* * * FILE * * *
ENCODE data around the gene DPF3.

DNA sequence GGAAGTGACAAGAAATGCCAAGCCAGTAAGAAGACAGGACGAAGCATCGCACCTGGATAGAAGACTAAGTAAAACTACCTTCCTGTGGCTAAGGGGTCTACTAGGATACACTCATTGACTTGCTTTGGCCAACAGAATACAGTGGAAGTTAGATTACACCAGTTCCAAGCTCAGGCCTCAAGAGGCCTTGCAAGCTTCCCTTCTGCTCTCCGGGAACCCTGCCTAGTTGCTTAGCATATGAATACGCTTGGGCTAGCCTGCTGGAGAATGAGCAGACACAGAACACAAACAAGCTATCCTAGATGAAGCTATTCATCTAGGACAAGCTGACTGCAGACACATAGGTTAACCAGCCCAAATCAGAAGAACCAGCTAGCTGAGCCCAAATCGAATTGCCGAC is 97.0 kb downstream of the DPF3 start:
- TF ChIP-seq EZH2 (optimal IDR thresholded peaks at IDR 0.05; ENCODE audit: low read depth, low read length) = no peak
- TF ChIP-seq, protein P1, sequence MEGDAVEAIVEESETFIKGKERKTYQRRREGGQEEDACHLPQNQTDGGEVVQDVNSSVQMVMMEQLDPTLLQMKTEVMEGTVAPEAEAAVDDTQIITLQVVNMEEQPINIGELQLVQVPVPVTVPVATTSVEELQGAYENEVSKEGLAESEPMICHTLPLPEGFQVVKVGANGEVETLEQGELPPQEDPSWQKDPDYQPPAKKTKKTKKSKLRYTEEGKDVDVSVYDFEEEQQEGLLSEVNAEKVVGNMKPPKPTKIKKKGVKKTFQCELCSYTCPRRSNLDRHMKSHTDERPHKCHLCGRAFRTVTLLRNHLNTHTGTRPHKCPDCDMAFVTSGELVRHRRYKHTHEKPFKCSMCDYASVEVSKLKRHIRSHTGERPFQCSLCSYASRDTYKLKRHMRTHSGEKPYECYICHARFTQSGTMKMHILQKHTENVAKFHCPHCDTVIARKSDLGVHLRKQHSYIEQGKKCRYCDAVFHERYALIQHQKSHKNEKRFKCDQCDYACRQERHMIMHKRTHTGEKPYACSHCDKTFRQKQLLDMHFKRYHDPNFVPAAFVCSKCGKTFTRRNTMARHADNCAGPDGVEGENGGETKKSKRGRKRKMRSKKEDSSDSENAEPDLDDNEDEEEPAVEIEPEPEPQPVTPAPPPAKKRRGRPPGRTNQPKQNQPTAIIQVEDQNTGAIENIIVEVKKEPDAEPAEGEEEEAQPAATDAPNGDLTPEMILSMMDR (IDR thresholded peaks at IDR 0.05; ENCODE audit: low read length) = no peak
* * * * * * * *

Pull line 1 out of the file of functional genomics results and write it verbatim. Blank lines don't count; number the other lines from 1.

ENCODE data around the gene DPF3.